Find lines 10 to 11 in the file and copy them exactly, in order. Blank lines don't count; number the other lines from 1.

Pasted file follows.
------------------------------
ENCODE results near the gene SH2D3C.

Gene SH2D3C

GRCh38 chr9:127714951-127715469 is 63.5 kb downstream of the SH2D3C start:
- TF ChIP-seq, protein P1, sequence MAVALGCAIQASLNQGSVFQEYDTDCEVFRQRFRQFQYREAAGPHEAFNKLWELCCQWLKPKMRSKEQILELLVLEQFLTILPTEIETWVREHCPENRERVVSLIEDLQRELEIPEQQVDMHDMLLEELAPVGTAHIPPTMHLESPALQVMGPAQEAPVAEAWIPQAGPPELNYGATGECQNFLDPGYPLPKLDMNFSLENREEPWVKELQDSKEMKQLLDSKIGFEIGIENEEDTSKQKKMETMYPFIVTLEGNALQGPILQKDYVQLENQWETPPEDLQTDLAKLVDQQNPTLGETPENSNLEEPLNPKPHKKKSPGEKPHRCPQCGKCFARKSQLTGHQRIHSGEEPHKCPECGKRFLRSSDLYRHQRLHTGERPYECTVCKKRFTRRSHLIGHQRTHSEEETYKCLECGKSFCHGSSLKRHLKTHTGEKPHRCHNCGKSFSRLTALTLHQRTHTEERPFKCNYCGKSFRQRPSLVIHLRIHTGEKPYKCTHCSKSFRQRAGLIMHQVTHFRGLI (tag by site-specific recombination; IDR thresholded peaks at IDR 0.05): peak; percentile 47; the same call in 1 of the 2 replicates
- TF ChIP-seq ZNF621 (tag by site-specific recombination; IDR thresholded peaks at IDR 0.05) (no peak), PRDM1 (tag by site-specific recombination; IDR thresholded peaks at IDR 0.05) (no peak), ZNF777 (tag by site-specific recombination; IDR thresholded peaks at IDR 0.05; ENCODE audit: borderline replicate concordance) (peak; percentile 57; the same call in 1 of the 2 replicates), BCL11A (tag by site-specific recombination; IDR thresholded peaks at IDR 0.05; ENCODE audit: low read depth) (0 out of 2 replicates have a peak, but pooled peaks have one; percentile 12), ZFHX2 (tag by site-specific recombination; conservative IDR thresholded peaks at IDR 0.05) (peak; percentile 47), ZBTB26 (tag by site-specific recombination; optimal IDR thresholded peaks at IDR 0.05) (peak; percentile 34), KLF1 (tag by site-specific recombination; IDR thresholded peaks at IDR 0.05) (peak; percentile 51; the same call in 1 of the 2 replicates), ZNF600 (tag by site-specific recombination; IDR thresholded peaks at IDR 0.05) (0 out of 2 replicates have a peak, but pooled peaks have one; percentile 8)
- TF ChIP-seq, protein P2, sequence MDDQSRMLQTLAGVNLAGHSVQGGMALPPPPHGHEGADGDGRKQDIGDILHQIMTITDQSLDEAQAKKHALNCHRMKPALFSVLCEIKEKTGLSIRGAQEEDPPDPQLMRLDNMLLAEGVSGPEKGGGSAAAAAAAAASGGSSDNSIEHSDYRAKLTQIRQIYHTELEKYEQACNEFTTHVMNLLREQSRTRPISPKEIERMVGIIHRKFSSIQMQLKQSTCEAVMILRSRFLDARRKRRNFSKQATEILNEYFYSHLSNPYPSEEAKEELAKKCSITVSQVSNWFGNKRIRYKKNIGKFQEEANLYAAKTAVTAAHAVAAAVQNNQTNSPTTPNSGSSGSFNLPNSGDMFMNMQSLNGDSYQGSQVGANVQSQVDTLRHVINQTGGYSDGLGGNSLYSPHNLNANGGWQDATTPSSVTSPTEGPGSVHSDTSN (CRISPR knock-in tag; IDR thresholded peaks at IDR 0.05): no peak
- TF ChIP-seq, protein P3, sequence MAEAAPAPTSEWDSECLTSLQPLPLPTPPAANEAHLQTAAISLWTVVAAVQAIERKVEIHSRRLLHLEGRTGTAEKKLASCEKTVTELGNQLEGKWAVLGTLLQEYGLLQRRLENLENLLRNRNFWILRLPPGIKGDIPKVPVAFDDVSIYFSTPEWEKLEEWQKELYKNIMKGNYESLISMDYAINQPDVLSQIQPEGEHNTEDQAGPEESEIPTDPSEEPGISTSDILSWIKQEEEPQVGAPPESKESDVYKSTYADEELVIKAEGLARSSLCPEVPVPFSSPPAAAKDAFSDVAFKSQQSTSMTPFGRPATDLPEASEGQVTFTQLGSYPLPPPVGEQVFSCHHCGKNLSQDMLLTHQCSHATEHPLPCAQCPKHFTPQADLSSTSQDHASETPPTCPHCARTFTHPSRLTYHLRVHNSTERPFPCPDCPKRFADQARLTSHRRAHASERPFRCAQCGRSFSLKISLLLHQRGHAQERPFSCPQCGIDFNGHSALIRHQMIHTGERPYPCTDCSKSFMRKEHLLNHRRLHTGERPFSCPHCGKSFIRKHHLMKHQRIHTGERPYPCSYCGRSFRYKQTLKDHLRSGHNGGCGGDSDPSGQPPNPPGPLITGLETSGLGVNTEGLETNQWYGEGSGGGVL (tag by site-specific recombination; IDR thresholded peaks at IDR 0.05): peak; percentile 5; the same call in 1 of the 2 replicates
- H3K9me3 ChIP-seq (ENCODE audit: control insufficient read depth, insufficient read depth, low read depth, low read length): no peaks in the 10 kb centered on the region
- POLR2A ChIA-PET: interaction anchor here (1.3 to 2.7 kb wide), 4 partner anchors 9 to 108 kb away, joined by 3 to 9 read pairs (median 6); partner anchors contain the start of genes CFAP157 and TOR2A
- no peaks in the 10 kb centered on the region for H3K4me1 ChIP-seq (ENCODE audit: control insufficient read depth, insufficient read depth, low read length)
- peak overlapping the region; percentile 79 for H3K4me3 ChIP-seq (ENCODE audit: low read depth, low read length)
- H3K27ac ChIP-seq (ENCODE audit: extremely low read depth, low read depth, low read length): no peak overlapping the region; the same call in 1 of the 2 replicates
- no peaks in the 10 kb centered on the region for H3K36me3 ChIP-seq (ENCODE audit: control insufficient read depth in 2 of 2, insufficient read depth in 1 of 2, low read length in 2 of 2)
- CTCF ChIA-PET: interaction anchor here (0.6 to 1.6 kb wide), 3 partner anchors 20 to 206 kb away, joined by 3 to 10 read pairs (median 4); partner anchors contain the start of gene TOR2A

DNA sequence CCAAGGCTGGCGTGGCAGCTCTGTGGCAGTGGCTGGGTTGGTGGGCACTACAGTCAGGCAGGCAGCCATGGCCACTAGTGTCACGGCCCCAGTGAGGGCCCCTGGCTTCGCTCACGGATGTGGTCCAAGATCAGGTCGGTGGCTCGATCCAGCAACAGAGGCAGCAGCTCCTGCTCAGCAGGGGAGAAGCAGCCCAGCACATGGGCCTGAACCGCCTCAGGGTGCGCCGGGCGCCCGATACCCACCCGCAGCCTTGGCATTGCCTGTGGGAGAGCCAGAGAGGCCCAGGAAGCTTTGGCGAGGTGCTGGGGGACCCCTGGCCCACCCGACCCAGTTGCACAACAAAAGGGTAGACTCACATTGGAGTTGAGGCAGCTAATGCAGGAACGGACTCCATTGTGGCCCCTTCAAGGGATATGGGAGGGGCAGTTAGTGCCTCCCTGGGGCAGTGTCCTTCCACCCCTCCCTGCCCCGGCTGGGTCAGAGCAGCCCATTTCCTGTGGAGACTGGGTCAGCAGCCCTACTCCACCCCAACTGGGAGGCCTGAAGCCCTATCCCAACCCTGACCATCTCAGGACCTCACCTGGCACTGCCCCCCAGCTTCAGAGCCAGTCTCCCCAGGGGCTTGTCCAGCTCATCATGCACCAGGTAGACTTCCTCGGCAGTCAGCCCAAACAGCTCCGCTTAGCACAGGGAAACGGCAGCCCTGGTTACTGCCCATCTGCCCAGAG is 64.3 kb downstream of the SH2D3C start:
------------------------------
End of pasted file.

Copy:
- no peaks in the 10 kb centered on the region for H3K4me1 ChIP-seq (ENCODE audit: control insufficient read depth, insufficient read depth, low read length)
- peak overlapping the region; percentile 79 for H3K4me3 ChIP-seq (ENCODE audit: low read depth, low read length)